On 06 Sep 2011, at 02:26, Craig Weinberg wrote:
On Sep 5, 1:01 pm, Bruno Marchal <marc...@ulb.ac.be> wrote:
May be Mechanism will be refuted, but meanwhile it illustrates that
some explanation exists. If mechanism is correct it does explains
completely gravity, time, space, quanta, and it does explain almost
completely the qualia, except for a gap, which can been made as
as you wish, and which (the gap) can be justified entirely in the
theory (like we can explain why we have a blind spot).
When you say that mechanism explains qualia almost completely, are you
talking about the 1-p (plural) sequestering of it, the non
computability of it, or is there something else? Does this mechanism
rely on the idea that meaning is transferred from something like a
person to a machine purely by a machine 'acting like' a person seems
No. You need to duplicate the behavior of the components of the
machine at some right level of substitution.
"acting like" might be enough, but is somehow hard to define.
You would agree though that a ventriloquist does not transfer
the ability to feel, see, and understand to his dummy, I assume, so
doesn't that mean that the difference between a wooden dummy and a
machine capable of human feeling is just a matter of degree of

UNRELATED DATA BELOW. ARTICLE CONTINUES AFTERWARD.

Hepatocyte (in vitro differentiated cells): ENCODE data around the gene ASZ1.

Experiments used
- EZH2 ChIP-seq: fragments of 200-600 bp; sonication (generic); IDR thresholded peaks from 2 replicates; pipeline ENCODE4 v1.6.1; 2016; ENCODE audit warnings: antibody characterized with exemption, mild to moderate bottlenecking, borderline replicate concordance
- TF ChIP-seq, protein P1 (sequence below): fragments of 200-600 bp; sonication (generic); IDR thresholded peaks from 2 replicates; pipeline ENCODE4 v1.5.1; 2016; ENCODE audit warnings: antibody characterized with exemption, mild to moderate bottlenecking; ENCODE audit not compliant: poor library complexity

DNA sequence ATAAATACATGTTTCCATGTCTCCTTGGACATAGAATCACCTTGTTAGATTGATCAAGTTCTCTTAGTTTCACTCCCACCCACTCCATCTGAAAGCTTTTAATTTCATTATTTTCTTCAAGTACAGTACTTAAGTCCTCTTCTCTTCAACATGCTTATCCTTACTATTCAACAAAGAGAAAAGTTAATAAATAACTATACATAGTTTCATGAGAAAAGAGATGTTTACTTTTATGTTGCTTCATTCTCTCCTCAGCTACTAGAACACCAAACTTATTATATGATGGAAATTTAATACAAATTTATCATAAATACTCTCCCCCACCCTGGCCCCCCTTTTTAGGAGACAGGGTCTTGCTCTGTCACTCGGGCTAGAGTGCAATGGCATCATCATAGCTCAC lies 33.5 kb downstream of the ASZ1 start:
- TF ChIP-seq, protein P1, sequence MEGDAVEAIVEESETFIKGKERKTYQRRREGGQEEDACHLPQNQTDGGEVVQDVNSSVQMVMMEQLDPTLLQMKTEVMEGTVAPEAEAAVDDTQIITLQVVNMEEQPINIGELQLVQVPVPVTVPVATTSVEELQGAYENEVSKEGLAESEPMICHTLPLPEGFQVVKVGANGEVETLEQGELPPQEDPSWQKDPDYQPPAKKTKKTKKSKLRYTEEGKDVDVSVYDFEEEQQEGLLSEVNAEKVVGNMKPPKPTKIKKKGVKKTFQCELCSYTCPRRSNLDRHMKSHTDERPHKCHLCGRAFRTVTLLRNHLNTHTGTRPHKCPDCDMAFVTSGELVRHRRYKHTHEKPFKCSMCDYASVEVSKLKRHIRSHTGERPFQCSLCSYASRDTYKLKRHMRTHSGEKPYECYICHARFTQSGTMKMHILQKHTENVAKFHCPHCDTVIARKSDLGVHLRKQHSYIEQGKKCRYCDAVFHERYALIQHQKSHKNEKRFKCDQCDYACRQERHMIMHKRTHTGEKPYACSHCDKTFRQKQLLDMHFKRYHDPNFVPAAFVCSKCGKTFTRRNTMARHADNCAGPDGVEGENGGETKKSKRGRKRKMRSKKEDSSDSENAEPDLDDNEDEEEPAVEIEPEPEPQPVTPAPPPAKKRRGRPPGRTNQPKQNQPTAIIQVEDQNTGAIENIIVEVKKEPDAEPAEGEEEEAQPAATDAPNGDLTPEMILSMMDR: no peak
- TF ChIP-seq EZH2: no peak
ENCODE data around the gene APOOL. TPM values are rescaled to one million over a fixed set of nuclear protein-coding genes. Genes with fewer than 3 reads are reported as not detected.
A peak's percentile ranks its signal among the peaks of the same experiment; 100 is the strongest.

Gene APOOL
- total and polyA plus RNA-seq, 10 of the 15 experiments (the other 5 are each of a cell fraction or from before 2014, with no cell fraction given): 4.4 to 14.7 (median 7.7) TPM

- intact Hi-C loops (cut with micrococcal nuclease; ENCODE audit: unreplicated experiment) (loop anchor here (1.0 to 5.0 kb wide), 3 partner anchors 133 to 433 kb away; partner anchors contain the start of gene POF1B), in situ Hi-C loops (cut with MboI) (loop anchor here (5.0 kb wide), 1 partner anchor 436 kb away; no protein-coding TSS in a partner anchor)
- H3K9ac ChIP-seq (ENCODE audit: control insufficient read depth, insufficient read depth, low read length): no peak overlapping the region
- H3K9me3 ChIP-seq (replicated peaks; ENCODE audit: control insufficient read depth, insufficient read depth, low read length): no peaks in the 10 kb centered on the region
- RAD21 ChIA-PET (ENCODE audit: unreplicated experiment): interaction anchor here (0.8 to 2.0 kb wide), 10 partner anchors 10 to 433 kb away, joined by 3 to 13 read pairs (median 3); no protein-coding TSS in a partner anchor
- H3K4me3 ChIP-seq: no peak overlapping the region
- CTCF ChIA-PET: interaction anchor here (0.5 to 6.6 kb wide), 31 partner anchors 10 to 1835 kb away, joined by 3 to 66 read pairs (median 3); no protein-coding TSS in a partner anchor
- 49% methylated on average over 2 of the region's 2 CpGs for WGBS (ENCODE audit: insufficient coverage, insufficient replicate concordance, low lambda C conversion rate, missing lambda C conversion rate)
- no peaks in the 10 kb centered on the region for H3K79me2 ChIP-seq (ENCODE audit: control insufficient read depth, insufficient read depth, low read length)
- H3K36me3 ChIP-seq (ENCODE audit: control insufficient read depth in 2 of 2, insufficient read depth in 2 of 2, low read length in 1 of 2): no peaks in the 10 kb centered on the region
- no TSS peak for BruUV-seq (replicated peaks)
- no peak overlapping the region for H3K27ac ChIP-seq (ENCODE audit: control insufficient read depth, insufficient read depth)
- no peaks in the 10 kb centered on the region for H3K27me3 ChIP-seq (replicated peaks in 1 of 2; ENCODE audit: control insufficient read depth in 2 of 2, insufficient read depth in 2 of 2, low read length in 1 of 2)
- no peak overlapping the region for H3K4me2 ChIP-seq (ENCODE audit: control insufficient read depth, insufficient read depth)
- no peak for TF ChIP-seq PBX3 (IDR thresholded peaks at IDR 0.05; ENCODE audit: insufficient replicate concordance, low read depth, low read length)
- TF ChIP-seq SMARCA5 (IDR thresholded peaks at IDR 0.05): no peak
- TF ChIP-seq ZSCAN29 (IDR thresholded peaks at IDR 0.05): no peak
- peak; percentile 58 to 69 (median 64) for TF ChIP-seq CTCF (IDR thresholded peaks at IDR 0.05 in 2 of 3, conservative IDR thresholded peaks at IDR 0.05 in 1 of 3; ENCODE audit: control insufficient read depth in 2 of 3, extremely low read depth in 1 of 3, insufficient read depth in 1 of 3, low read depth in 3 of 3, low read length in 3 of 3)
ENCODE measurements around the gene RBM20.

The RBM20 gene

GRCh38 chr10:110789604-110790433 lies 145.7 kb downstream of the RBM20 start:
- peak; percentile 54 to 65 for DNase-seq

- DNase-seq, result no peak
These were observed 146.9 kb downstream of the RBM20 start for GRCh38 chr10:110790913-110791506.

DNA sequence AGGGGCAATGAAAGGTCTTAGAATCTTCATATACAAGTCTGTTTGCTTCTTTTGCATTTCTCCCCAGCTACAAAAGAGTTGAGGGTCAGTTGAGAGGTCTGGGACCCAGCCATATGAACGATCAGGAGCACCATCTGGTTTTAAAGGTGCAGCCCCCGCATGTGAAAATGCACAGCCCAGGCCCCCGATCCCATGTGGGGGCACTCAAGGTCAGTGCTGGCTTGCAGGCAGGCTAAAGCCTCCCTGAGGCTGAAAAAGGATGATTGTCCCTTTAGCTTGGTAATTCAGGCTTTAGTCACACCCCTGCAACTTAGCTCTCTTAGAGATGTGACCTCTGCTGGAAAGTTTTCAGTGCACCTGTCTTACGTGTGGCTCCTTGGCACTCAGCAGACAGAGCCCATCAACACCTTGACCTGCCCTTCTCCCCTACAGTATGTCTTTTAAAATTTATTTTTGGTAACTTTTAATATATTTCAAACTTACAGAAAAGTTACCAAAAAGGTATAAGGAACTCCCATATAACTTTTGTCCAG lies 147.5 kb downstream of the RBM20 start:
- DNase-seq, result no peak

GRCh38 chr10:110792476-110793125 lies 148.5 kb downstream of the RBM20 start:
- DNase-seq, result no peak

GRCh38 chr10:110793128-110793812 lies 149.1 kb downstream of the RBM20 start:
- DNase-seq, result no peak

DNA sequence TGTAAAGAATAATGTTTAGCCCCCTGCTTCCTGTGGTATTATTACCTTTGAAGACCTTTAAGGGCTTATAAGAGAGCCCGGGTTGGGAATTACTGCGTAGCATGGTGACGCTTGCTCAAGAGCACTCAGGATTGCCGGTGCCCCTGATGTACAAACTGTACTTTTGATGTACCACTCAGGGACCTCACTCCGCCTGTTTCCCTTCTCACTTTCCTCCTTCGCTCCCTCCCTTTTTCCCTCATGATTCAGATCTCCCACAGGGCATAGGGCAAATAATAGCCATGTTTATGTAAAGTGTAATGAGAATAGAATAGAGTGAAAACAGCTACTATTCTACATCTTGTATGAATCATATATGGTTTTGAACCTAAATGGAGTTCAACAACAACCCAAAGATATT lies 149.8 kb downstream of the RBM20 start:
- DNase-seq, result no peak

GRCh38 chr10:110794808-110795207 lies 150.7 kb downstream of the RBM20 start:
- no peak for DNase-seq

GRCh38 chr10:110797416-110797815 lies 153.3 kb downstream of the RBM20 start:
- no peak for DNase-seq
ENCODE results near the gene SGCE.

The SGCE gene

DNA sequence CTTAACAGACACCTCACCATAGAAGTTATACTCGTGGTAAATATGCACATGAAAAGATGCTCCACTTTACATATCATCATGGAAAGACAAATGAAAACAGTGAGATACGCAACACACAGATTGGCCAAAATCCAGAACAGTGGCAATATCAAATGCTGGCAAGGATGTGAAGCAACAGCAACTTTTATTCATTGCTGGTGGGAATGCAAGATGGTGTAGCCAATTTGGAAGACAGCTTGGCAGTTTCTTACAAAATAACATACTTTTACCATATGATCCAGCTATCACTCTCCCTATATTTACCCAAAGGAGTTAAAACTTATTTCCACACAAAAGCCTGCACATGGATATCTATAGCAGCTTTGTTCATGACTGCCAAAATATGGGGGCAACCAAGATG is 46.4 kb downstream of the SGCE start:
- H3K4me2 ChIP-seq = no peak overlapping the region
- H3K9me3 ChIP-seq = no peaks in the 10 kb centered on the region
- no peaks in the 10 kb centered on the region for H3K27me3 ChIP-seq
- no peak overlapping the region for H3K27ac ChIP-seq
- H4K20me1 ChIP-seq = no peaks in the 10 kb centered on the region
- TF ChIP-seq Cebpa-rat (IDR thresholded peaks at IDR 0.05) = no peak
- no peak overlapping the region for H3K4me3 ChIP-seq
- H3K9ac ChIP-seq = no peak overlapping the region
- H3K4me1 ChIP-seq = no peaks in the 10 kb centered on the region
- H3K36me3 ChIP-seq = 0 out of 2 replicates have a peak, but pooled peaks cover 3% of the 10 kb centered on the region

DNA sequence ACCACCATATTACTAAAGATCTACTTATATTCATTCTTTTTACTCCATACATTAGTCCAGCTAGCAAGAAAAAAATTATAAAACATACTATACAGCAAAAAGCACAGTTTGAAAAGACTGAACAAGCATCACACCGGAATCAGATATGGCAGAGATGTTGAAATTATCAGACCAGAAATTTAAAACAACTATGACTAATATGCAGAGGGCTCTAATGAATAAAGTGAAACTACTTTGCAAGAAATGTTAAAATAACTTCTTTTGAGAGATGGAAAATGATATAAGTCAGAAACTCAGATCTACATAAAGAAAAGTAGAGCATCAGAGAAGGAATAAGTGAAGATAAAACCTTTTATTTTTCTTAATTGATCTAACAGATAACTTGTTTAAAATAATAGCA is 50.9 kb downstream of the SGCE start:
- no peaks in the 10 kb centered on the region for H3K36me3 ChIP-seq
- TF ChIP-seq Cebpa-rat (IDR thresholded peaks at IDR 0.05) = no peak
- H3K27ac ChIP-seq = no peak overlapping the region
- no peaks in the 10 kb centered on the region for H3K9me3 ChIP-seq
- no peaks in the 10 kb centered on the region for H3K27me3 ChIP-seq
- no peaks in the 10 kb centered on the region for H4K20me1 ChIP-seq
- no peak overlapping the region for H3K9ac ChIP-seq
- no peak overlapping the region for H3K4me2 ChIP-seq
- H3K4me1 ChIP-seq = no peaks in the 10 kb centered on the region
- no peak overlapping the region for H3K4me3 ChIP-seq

No. The dummy should behave the same in presence and absence of the
ventriloquist. But even more, the "dummy" body should do the right
If so, I think to claim that explains qualia almost
completely is not only premature, but, to my mind, somewhat deceptive.
It's a con. (Sorry, not accusing you personally - just the presumption
of the position).
The theory explains why numbers develop many sort of beliefs. Some of
them being lived as self-referentially true but non communicable, or
non provable. They also follows axioms or theorems in theories of
qualia done independently of comp.
I think the hard problem is 99% solved, and 100% metasolved. And
that the solution predicts how matter appears and behave, the only
thing to do to get the whole picture is to derive physics from self-
reference/machine's theology. This might lead to a refutation of
or to a refutation of the classical theory of knowledge (although I
doubt this can be possible).
I think that the way it approaches the hard problem is itself self-
referential. By equating consciousness with computation to begin with,
it makes sense that computation can be used to find itself to be the
source of consciousness. To me, the fact that consciousness is private
and non-computable are the least descriptive possible aspects of them.
The theory explains the role of consciousness: it speeds up UMs
relatively to other UMs.
It diminishes the relevance of how significance is achieved through
qualia, minimizes the intensity of biological commitment to survival
and things like the difference between pain and pleasure.
I have no clue why you say so.
I don't see
that a number can be spectacularly painful. Unless you're talking
about a particular arithmetic configuration that explains misery and
ecstasy or blue versus red?
I don't see any problem here, other than mathematical questions. You
can't refute Newton physics by saying that it cannot predict weather.
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